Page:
Monday, March 18, 2013


          The Poetry Friday Anthology for Middle School is here! And just in time for April and Poetry Month. This lively compendium of poetry expertly selected by Janet Wong and Sylvia Vardell has poems by 71 poets including Jane Yolen, Lee Wardlaw, Joyce Sidman, Marilyn Singer, J. Patrick Lewis, Jack Prelutsky, and Nikki Grimes. I am honored to be included among such esteemed poets, along with fellow Pencil Tips blogger, Mary Quattlebaum.
          Like the K-5 edition of The Poetry Friday Anthology, the middle school edition has a poem and quick lesson for every week of the school year. Also included are tips for sharing poetry in the classroom, quotes about poetry, and the Common Core Standards for grades, 6, 7, and 8.  Having all this information in one book is a great timesaver for busy teachers. And there are so many poems inside which could serve as models to inspire student writing.
          In “Advice to Rapunzel,” Eileen Spinelli warns this fairy tale princess to “Be cautious and wise/when you let down your hair.” After reading this poem aloud, you could challenge your students to write their own poem to a fairy tale character. Julie Larios’ poem “The Perfect Day” or Irene Latham’s “Biking Along White Rim Road” could jumpstart student poems about a special day outdoors with a friend. And there is a menagerie of wonderful pet poems to serve as inspiration for students to write about their own beloved animals.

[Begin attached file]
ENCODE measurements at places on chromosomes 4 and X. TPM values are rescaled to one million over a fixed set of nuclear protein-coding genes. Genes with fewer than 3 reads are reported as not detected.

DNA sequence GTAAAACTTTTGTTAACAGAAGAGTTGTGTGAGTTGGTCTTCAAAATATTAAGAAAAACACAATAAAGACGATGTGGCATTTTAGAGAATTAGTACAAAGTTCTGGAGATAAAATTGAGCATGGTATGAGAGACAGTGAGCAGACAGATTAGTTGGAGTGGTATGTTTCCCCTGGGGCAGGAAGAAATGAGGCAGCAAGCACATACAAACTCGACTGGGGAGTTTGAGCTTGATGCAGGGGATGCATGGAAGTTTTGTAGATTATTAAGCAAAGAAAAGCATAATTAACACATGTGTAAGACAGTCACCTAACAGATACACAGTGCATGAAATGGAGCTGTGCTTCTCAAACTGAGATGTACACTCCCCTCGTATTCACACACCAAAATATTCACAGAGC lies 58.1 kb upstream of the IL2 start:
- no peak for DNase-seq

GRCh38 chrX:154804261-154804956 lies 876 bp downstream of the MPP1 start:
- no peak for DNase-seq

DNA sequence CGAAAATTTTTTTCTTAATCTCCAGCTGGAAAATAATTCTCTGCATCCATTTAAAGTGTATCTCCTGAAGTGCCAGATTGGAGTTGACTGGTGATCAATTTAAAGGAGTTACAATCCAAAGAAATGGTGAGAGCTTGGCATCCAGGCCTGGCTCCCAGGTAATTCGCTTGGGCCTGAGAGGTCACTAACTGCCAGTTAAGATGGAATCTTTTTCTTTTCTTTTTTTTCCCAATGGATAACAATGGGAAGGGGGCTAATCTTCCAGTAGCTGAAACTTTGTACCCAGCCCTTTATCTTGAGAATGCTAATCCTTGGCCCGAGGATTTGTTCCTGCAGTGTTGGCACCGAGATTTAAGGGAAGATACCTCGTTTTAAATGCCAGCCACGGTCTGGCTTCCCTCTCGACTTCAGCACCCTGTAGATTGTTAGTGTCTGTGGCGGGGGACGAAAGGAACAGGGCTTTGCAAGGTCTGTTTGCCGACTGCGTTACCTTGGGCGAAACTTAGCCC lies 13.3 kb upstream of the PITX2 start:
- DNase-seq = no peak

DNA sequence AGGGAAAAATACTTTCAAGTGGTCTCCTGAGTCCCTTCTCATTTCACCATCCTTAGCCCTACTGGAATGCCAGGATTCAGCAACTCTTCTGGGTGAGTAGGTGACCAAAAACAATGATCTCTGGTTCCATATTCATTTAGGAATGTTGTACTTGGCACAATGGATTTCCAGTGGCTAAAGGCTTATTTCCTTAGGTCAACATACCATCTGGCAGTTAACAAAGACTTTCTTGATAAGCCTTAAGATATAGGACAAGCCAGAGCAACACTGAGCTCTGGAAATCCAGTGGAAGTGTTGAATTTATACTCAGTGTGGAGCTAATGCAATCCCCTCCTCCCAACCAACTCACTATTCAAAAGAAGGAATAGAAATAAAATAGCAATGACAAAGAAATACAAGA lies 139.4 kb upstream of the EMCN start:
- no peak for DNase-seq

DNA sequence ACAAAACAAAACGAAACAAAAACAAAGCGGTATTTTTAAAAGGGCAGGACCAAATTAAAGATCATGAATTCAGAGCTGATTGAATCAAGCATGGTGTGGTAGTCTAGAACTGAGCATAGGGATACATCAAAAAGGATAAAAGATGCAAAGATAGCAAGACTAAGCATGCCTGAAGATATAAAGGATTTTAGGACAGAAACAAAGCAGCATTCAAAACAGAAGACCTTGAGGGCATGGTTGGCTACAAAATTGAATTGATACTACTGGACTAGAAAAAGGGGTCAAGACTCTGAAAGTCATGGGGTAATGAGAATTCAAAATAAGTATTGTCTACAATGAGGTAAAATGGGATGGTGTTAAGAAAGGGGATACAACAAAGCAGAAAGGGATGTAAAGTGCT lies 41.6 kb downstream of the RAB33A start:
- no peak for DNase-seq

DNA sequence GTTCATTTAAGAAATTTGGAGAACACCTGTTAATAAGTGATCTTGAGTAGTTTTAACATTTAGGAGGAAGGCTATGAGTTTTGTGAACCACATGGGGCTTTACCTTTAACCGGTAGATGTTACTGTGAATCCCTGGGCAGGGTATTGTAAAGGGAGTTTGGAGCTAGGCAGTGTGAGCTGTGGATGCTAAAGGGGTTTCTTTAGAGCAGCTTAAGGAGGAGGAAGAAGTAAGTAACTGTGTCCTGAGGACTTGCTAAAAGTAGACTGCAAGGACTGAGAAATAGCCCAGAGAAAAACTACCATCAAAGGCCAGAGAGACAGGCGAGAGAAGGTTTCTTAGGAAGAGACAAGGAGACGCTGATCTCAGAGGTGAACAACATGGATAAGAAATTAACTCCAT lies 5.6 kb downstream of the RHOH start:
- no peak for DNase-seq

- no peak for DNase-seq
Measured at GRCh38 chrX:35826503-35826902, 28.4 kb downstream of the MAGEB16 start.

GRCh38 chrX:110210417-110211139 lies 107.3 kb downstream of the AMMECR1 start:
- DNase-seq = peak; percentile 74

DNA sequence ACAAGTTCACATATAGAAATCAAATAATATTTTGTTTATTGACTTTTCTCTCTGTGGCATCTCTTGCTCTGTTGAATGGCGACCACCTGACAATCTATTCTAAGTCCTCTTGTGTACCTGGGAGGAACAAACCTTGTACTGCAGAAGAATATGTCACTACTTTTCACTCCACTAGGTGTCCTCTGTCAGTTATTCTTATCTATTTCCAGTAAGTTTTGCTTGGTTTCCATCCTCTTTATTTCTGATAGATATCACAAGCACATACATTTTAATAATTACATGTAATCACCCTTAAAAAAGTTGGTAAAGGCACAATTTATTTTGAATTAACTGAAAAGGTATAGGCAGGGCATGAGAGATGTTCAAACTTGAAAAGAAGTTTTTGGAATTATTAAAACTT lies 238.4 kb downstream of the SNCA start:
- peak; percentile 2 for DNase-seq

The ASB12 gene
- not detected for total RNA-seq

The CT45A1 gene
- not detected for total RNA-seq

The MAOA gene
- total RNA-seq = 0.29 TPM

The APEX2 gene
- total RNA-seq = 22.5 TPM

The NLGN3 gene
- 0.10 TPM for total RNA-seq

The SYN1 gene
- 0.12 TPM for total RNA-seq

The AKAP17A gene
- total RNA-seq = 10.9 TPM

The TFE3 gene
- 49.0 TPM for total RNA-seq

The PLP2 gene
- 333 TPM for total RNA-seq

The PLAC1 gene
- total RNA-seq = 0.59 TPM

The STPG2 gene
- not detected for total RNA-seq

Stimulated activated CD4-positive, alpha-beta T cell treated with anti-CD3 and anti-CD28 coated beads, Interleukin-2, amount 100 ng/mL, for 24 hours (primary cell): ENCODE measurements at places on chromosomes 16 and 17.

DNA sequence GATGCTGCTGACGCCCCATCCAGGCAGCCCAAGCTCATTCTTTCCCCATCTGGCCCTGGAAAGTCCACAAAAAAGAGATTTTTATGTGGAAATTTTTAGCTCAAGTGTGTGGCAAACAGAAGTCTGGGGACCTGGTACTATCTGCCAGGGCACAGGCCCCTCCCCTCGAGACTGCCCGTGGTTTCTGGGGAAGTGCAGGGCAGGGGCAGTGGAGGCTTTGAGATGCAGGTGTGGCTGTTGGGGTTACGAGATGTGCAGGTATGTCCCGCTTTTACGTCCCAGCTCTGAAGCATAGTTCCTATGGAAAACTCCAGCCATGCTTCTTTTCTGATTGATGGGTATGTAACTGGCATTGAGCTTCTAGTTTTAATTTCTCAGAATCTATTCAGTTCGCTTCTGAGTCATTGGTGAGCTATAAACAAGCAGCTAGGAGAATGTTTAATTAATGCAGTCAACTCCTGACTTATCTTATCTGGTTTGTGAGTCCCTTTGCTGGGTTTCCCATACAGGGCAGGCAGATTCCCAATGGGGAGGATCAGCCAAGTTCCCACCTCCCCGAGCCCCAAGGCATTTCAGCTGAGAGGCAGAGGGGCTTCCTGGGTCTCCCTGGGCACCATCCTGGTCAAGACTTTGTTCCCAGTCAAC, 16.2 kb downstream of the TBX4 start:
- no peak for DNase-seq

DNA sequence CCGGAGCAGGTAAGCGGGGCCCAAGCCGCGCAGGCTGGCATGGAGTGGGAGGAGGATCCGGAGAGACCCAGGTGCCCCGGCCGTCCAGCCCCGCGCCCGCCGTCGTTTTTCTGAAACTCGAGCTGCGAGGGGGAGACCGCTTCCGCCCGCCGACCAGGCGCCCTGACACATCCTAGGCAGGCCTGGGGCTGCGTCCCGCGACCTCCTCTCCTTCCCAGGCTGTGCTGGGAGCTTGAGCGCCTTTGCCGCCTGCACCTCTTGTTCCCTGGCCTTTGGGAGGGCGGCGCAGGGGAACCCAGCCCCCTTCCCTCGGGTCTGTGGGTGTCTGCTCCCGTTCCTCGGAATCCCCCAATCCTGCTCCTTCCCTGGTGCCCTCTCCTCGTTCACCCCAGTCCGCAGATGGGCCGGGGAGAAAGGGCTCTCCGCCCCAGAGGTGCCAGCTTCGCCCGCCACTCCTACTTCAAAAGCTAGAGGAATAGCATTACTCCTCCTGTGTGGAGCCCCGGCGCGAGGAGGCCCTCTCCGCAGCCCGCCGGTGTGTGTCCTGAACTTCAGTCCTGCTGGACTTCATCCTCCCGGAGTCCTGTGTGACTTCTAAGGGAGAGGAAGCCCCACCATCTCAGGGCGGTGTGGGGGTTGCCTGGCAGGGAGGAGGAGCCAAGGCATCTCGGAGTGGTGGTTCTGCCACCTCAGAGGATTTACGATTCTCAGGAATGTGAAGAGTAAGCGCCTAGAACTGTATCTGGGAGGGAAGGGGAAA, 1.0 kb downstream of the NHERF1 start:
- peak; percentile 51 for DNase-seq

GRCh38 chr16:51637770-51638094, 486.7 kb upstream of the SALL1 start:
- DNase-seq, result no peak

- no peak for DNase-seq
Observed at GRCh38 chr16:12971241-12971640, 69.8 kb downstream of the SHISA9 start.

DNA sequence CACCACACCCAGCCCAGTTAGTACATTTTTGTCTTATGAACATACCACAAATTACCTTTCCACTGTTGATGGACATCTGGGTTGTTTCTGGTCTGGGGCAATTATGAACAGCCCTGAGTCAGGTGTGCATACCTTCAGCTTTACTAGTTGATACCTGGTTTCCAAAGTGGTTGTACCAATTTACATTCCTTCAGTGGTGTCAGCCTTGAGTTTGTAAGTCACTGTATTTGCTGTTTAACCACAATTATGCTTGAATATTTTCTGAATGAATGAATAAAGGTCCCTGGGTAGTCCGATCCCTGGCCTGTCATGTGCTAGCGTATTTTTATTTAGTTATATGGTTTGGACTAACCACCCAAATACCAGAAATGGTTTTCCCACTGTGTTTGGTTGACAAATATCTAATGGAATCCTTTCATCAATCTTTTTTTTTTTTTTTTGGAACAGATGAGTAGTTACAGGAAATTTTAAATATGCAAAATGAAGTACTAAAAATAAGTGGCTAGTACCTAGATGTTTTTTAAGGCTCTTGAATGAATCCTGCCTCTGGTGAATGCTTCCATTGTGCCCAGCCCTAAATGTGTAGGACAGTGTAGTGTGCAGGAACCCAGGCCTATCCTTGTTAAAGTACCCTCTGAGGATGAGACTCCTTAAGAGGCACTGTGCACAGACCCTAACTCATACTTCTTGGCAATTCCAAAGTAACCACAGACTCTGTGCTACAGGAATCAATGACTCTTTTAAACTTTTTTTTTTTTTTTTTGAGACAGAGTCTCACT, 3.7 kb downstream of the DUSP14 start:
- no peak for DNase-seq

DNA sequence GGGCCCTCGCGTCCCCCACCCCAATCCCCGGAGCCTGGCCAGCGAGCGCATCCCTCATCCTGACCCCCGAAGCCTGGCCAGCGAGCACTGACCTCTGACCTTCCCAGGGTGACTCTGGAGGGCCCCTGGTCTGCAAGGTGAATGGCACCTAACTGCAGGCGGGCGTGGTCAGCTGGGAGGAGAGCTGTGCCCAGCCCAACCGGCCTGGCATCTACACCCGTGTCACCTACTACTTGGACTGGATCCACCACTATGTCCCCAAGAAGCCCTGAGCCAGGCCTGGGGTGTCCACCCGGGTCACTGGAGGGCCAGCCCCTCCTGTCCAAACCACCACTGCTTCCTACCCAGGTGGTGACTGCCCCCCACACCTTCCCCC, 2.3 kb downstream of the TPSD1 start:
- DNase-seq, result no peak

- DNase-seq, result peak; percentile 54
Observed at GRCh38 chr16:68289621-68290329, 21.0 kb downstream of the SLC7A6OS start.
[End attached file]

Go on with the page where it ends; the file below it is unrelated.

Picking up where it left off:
Many of the poems in this book are breath-taking —excellent demonstrations of the quote on the back cover by Ralph Waldo Emerson who said, “Poetry teaches us the power of a few words.” Teachers might find themselves putting this anthology by their bedside for pleasure reading.
Equally impressive are the “Take 5 Activities” accompanying each poem. They include tips for introducing the poem’s subject matter, reading it aloud, and pairing it with other related poems. Particularly helpful is Tip #4 which highlights a specific poetic device used in the poem. These tips also point out the structure of individual poems and how the poet used line breaks to convey meaning. Teachers looking for quick examples of alliteration, onomatopoeia, metaphor, or personification only need flip through a few pages before finding exactly what they need.
As the introduction to Poetry Friday for Middle School eloquently states, poetry is a wonderful vehicle for introducing vocabulary, figurative language, sensory details, and imagery. It stimulates the imagination and expresses strong emotion. What’s more, poems can be revisited, providing the reader with new insights and emotional connections. All of these add up to compelling reasons why every teacher should consider adding a weekly Poetry Break to his or her curriculum. Check out The Poetry Friday Anthologies to find out exactly how.

1 comment:

  1. Dear Jacqueline: Thanks so much for this great write-up--but an even bigger thank you for your terrific poems "Racing the Clouds" and "Screen Resolution," two poems that are so different and really demonstrate the wide range of your talents!